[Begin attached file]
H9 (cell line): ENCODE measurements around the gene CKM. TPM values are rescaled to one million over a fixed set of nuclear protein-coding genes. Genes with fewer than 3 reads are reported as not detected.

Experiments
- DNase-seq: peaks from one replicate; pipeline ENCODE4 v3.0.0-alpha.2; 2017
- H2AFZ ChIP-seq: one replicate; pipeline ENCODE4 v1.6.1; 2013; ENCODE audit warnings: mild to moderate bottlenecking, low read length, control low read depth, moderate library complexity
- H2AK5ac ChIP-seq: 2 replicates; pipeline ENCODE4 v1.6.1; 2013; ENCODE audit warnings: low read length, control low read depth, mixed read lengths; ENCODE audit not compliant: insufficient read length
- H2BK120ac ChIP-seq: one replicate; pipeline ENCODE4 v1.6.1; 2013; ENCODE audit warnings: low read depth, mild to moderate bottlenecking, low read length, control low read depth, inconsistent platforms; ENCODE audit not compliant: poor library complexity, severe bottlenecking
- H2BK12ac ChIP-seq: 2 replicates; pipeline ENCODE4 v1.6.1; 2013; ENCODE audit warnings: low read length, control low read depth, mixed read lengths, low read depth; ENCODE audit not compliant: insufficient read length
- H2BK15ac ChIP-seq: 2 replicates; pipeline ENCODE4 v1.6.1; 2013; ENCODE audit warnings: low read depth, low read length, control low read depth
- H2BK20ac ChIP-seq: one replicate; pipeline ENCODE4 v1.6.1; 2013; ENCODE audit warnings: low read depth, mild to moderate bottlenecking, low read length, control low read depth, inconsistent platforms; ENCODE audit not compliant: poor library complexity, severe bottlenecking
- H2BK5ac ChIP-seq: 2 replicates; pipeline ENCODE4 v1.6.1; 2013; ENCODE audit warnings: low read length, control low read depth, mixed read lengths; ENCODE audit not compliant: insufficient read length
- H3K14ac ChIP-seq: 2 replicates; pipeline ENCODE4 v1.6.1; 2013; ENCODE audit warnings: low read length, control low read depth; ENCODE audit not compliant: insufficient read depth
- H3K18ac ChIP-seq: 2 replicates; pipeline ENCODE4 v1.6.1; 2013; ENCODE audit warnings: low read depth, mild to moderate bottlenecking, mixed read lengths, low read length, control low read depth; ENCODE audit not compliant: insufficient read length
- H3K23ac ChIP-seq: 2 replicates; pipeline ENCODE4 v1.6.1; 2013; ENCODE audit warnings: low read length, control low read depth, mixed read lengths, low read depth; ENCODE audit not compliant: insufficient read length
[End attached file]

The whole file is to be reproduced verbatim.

H9 (cell line): ENCODE measurements around the gene CKM. TPM values are rescaled to one million over a fixed set of nuclear protein-coding genes. Genes with fewer than 3 reads are reported as not detected.

Experiments
- DNase-seq: peaks from one replicate; pipeline ENCODE4 v3.0.0-alpha.2; 2017
- H2AFZ ChIP-seq: one replicate; pipeline ENCODE4 v1.6.1; 2013; ENCODE audit warnings: mild to moderate bottlenecking, low read length, control low read depth, moderate library complexity
- H2AK5ac ChIP-seq: 2 replicates; pipeline ENCODE4 v1.6.1; 2013; ENCODE audit warnings: low read length, control low read depth, mixed read lengths; ENCODE audit not compliant: insufficient read length
- H2BK120ac ChIP-seq: one replicate; pipeline ENCODE4 v1.6.1; 2013; ENCODE audit warnings: low read depth, mild to moderate bottlenecking, low read length, control low read depth, inconsistent platforms; ENCODE audit not compliant: poor library complexity, severe bottlenecking
- H2BK12ac ChIP-seq: 2 replicates; pipeline ENCODE4 v1.6.1; 2013; ENCODE audit warnings: low read length, control low read depth, mixed read lengths, low read depth; ENCODE audit not compliant: insufficient read length
- H2BK15ac ChIP-seq: 2 replicates; pipeline ENCODE4 v1.6.1; 2013; ENCODE audit warnings: low read depth, low read length, control low read depth
- H2BK20ac ChIP-seq: one replicate; pipeline ENCODE4 v1.6.1; 2013; ENCODE audit warnings: low read depth, mild to moderate bottlenecking, low read length, control low read depth, inconsistent platforms; ENCODE audit not compliant: poor library complexity, severe bottlenecking
- H2BK5ac ChIP-seq: 2 replicates; pipeline ENCODE4 v1.6.1; 2013; ENCODE audit warnings: low read length, control low read depth, mixed read lengths; ENCODE audit not compliant: insufficient read length
- H3K14ac ChIP-seq: 2 replicates; pipeline ENCODE4 v1.6.1; 2013; ENCODE audit warnings: low read length, control low read depth; ENCODE audit not compliant: insufficient read depth
- H3K18ac ChIP-seq: 2 replicates; pipeline ENCODE4 v1.6.1; 2013; ENCODE audit warnings: low read depth, mild to moderate bottlenecking, mixed read lengths, low read length, control low read depth; ENCODE audit not compliant: insufficient read length
- H3K23ac ChIP-seq: 2 replicates; pipeline ENCODE4 v1.6.1; 2013; ENCODE audit warnings: low read length, control low read depth, mixed read lengths, low read depth; ENCODE audit not compliant: insufficient read length